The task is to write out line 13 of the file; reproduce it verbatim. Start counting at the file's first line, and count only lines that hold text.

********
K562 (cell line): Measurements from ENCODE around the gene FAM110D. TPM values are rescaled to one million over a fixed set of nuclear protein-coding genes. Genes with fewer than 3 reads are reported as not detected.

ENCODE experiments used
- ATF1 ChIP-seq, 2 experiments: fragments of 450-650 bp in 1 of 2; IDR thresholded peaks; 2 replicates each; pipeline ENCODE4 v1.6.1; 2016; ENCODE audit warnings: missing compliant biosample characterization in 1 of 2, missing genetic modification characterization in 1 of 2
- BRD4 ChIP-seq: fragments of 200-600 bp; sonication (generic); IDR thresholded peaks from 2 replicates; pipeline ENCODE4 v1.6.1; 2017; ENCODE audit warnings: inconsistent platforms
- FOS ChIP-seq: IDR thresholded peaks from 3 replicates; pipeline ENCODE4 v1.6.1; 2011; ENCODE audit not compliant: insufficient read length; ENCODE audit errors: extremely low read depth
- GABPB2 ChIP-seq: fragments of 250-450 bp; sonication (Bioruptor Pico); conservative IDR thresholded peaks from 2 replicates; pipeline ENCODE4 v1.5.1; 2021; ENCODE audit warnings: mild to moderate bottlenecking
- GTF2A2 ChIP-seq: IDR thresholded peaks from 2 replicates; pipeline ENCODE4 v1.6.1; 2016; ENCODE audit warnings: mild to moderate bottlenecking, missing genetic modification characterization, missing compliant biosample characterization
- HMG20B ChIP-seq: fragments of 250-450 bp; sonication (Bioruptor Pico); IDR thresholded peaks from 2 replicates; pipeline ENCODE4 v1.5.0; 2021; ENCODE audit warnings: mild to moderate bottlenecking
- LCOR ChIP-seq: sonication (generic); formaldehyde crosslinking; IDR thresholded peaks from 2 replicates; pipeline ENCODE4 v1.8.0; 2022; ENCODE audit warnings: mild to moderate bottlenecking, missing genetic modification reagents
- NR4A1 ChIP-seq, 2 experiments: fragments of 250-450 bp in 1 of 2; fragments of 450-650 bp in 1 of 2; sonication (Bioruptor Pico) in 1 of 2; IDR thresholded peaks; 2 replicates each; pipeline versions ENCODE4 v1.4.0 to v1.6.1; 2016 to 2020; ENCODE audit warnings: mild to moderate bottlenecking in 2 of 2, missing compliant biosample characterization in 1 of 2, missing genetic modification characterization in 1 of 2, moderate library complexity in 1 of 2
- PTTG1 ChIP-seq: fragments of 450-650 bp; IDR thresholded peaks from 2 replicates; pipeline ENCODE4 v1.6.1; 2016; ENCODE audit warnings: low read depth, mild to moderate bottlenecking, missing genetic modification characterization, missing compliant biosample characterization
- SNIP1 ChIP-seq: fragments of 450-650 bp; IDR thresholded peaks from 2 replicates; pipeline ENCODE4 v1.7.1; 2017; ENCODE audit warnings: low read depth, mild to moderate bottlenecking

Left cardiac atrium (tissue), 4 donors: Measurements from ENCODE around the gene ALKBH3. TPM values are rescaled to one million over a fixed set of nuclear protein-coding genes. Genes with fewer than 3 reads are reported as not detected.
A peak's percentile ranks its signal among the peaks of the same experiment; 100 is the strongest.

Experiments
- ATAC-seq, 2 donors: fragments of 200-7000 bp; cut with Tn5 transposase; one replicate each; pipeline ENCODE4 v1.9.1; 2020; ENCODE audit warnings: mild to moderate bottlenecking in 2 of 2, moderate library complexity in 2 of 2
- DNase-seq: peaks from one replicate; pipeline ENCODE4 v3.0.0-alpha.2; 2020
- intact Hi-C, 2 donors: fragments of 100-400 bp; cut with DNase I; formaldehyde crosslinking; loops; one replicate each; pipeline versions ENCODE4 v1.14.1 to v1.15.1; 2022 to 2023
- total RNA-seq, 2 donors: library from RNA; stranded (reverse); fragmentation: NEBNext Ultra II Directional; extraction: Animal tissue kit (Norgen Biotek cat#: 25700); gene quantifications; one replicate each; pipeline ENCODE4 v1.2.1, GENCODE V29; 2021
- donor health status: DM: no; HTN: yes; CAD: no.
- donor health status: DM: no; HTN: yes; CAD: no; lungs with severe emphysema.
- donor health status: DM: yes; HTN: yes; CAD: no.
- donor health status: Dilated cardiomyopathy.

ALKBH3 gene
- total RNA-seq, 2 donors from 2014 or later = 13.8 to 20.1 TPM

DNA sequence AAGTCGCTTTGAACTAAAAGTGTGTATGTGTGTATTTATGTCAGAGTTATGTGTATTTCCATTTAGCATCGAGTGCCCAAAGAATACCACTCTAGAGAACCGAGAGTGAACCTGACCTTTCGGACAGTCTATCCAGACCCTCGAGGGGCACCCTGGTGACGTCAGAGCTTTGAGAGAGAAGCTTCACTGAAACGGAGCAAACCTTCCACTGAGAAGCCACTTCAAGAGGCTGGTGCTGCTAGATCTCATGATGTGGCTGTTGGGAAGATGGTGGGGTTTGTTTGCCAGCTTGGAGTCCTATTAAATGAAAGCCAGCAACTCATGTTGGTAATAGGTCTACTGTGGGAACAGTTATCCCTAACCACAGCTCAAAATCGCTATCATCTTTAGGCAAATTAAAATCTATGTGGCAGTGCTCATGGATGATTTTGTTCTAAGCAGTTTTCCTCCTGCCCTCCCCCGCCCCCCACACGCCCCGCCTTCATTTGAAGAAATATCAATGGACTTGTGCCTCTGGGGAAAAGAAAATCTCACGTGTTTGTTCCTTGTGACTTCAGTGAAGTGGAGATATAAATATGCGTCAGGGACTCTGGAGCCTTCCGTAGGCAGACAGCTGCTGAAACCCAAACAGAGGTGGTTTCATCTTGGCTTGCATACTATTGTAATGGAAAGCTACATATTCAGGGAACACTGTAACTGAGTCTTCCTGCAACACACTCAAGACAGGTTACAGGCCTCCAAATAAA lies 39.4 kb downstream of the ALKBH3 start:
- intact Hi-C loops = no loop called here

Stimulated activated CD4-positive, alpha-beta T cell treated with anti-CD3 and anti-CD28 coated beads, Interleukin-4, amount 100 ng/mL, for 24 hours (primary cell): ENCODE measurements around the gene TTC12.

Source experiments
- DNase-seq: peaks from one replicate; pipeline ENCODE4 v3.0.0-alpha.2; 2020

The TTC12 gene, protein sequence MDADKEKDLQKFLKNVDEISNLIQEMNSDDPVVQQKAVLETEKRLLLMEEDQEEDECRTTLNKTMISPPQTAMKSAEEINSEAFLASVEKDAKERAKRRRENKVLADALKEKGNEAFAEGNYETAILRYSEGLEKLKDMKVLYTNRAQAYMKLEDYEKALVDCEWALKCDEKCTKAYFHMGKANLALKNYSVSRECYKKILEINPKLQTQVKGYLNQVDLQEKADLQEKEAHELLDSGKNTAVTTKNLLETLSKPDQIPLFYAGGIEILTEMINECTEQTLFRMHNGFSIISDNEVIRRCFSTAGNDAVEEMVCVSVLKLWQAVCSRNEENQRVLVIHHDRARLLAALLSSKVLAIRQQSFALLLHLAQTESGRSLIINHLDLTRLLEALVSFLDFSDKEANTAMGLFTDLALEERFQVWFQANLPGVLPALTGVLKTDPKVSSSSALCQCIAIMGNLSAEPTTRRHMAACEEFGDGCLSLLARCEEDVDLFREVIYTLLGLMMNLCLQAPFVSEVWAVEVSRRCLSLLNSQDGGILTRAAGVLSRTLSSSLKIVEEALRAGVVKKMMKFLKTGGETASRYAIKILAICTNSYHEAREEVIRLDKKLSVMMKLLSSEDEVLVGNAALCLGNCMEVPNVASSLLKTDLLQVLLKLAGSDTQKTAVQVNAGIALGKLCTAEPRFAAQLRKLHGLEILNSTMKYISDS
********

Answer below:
Left cardiac atrium (tissue), 4 donors: Measurements from ENCODE around the gene ALKBH3. TPM values are rescaled to one million over a fixed set of nuclear protein-coding genes. Genes with fewer than 3 reads are reported as not detected.